Mariana Chilton, PhD, Executive Director of the Center for Hunger Free Communities, was quoted in a Philadelphia Inquirer article about new census data for Philadelphia. The article, featured on the front page of the print edition, reported on various experts’ responses to the slight decline in the city’s poverty rate in 2018.
While city officials were encouraged by decline in poverty, Chilton said the modest declines are not enough. The poverty numbers are not significantly different than past years and demonstrate a sad “status quo” in Philadelphia.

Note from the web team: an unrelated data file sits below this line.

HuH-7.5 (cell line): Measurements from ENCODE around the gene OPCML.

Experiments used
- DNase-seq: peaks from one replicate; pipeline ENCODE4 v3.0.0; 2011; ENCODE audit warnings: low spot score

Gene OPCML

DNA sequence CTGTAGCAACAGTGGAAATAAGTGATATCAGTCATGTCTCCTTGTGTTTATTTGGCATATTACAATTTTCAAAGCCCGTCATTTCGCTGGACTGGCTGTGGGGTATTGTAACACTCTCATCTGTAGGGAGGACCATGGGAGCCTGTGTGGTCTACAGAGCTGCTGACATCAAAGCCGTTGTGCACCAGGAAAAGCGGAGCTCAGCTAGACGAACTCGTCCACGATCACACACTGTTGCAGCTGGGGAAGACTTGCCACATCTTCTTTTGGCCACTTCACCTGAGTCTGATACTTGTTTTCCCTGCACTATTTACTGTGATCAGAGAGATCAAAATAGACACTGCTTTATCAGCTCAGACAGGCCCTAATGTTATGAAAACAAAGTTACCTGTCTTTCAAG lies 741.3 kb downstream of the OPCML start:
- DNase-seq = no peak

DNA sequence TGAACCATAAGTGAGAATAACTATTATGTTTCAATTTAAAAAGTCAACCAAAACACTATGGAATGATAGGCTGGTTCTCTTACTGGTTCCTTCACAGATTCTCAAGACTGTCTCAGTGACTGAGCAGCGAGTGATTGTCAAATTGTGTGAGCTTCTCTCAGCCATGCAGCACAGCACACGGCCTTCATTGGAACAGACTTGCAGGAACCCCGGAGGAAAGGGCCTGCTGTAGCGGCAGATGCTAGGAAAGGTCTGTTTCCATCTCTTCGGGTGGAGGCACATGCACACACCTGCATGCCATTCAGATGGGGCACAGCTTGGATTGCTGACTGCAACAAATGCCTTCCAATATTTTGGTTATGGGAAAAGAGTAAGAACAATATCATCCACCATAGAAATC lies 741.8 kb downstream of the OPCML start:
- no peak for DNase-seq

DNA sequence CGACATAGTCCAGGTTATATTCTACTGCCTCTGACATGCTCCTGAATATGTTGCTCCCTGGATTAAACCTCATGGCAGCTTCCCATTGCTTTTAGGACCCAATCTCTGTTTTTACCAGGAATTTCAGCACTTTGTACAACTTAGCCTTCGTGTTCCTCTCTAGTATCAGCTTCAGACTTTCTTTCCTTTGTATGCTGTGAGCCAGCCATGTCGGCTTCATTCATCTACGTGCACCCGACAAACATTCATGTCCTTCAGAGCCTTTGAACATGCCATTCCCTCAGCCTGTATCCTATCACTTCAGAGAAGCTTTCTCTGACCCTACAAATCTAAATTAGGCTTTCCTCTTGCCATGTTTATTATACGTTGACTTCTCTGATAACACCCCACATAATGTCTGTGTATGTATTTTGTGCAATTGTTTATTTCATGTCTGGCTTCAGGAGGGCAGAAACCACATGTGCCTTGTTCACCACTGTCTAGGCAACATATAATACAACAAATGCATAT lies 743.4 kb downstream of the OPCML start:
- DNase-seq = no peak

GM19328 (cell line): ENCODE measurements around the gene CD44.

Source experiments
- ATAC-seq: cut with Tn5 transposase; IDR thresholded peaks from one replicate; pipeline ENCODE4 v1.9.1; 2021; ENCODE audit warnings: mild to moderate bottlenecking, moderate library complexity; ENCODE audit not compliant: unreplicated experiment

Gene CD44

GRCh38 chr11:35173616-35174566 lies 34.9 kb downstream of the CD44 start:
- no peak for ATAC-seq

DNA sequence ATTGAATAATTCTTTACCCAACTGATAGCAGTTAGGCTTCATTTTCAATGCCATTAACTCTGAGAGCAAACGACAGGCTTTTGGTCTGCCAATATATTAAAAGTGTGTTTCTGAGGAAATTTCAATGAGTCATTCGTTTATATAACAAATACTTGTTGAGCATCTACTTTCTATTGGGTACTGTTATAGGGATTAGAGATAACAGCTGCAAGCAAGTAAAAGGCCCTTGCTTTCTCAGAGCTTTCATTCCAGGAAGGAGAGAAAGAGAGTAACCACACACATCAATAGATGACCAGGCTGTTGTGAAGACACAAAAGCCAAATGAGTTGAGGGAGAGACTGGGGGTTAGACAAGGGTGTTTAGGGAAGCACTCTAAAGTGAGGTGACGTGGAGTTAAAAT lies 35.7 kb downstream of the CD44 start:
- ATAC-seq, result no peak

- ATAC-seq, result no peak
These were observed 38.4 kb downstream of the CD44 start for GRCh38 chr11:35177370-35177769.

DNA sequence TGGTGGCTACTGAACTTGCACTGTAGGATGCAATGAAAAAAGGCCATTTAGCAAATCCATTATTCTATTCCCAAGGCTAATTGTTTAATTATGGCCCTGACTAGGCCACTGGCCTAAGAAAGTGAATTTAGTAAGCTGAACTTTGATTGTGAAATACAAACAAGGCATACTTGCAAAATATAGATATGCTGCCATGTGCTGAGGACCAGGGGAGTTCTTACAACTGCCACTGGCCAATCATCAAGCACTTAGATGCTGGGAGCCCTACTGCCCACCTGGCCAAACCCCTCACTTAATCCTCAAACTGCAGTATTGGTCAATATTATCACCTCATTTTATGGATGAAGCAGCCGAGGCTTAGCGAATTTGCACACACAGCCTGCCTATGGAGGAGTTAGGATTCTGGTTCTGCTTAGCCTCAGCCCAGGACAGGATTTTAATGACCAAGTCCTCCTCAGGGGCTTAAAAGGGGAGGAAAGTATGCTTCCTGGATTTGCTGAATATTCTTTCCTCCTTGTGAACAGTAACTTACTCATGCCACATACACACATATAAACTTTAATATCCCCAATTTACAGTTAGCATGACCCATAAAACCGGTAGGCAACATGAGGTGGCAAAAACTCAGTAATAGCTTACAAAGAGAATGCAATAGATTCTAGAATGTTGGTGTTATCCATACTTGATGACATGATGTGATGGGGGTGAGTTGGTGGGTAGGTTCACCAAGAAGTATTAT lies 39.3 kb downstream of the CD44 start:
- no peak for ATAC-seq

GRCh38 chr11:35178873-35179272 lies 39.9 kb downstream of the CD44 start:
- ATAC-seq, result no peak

“The brilliance of people living in poverty are squandered through bad policies and empty promises of incremental change,” said Chilton.
Even with the decline in poverty rate, Philadelphia’s numbers remain disturbingly high. Philadelphia has the highest rate of poverty of the nation’s ten largest cities. Furthermore, its rate of child poverty and people living in deep poverty remain exceptionally high compared to other U.S. cities.